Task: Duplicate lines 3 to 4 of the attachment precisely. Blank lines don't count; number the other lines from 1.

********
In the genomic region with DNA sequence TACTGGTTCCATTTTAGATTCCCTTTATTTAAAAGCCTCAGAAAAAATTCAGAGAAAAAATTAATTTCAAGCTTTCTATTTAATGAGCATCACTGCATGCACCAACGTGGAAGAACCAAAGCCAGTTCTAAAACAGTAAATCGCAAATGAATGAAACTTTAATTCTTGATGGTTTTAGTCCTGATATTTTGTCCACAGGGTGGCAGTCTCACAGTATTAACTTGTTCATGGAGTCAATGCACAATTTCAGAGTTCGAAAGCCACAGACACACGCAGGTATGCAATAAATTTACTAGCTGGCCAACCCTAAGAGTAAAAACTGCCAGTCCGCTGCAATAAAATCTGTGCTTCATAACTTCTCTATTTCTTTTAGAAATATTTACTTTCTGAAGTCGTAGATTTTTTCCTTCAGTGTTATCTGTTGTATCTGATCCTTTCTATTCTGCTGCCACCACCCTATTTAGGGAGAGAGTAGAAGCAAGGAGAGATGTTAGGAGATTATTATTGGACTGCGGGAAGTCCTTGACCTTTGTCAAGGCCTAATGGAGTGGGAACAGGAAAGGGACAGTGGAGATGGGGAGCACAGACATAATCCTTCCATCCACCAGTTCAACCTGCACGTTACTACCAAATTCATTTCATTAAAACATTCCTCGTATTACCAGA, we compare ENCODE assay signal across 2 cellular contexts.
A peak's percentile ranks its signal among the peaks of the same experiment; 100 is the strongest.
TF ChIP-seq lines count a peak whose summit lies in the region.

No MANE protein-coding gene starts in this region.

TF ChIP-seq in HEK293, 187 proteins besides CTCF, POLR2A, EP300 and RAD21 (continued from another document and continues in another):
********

TF ChIP-seq lines count a peak whose summit lies in the region.

No MANE protein-coding gene starts in this region.